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Book Summary: The Liberal Approach to the Past
Encompassing Various Historical and Philosophical Perspectives through the Lens of Liberalism
This book explores how liberal ideas — such as individual rights, democracy, and freedom — examine the practice of history and historical interpretation. Michael J. Douma presents selected liberal thinkers and how they approached historical events, figures, and narratives.
Prior to delving into well-known works of liberalism, such as Road to Serfdom and others, it's valuable for us to comprehend how the thought processes of liberals aided them in formulating their theories and writings.
Picture this: You arrive at your friend's house for dinner, and it turns out your friend is a renowned chef. The meal is so delicious that you can't resist asking for the secret recipes. Your gracious friend shares the recipes, but it leaves you wondering about the creative process that led your friend to come up with these famous dishes.
What I can say about this book is somewhat like this — this book primarily delves into the chef's imaginative thinking process that inspired the creation of these renowned recipes.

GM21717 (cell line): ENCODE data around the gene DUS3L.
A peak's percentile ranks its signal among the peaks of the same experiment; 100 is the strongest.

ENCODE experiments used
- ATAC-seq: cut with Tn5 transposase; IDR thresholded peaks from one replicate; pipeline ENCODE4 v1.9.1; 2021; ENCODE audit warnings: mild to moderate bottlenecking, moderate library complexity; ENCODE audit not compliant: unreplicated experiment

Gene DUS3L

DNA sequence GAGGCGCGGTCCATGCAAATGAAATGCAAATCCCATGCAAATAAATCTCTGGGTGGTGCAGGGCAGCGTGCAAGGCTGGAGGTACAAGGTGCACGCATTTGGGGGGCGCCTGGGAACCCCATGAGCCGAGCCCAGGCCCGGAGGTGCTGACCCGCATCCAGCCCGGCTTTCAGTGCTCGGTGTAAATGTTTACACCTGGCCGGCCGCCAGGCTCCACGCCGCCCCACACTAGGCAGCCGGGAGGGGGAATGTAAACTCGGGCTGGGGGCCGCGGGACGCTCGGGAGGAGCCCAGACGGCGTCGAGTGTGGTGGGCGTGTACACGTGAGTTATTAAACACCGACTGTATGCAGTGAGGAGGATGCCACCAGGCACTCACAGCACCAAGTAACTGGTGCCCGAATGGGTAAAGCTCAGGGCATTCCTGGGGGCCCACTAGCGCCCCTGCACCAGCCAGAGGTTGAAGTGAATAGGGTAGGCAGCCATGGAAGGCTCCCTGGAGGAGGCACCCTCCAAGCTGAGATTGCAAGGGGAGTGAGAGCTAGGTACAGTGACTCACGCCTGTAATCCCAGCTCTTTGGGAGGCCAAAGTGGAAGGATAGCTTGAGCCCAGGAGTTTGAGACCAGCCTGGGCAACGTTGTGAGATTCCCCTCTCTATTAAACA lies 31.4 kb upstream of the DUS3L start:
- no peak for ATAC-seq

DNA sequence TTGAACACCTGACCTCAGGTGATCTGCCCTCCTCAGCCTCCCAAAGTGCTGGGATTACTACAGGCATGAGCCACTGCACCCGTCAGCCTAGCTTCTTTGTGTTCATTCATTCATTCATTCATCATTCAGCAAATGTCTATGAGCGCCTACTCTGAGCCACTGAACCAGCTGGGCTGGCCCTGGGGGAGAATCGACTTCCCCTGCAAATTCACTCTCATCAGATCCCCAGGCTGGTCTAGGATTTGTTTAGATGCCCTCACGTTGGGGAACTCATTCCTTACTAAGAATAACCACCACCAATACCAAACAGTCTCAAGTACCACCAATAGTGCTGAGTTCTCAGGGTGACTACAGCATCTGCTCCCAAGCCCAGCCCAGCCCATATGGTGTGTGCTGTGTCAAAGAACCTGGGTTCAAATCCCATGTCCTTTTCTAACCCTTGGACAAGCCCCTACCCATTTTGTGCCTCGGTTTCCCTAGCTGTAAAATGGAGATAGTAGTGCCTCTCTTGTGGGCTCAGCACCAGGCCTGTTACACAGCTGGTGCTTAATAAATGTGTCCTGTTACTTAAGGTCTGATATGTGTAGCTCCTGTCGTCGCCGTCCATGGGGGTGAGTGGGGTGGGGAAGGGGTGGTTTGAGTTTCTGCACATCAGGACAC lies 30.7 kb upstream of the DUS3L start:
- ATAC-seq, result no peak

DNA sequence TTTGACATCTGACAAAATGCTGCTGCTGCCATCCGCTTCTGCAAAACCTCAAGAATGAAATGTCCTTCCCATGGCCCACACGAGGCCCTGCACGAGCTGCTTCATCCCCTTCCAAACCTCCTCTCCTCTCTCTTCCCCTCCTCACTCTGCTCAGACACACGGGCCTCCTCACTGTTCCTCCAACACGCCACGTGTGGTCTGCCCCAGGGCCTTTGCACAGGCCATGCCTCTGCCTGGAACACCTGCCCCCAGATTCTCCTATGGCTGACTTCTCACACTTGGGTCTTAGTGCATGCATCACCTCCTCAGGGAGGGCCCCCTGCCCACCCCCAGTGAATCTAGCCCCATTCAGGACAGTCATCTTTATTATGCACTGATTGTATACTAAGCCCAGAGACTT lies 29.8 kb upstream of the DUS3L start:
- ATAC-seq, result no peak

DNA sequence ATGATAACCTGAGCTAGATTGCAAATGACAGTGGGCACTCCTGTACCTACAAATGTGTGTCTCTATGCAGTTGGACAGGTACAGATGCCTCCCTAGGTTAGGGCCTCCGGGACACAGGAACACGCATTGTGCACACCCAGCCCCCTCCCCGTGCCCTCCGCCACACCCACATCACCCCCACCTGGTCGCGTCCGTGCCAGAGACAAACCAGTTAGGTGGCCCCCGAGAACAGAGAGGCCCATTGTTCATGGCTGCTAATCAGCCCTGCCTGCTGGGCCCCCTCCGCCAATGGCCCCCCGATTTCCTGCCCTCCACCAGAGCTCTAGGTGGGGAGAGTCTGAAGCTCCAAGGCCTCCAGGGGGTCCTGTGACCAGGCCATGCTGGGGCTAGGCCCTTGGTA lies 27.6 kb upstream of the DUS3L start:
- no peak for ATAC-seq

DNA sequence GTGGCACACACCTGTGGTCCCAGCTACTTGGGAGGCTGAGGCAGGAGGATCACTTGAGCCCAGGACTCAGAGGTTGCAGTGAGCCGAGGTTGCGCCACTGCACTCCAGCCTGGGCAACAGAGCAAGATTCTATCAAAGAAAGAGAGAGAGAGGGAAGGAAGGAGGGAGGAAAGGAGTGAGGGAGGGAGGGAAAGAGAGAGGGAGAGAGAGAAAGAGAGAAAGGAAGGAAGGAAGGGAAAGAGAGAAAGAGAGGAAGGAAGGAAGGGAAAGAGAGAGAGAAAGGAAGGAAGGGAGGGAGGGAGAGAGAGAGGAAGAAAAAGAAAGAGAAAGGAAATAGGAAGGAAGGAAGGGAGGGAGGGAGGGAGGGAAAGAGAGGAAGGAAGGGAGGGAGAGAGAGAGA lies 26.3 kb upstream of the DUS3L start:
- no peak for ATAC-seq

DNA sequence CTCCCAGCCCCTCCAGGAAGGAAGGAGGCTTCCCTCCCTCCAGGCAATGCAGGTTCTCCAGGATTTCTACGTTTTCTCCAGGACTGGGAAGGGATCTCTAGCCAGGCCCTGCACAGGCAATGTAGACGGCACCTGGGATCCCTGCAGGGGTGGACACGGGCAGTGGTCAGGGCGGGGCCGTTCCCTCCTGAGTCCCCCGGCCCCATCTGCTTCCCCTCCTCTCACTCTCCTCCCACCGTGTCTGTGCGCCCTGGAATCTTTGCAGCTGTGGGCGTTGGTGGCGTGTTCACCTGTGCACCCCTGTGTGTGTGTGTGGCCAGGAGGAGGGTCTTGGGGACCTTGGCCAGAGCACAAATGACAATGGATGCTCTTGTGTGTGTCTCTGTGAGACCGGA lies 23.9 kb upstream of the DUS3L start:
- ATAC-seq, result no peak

The Shift of “Liberal” Meaning in the U.S.
Before we turn the first page of this book, we need to be in the same page on the definition of “liberal”.
The terms “liberalism” and “liberal“ have moved away from classical liberal philosophy that emphasizes individual liberty, economic freedom, and limited government. In contrast to the original meaning, Americans today associate the word liberal with left-leaning ideology such as “progressivism” or “social democrat” with emphasis on more government intervention to advance social justice, redistribution of wealth, and welfare or social safety nets.
“Around 1900 even the term ‘liberal’ underwent a change. People who supported big government and wanted to limit and control the free market started calling themselves liberals.”
- David Boaz
In his essay "What Does ‘Liberal’ Mean, Anyway?”1, David Boaz highlights that in the United States, "liberal" once referred to advocates of limited government, individual freedom, and free-market capitalism, but its meaning changed during the 20th century, becoming associated with government intervention and social welfare policies. He emphasizes the importance of clear language to convey political ideas accurately and advocates for using terms like "libertarian" to represent the original liberal principles of limited government and personal liberty. Boaz, a distinguished senior fellow at Cato Institute, praises Ronald Reagan for Reagan’s strong commitment to limited government, free-market economics, and individual liberty.2 In today’s American politics, Reagan’s classical liberal position is associated with the term: “conservative”.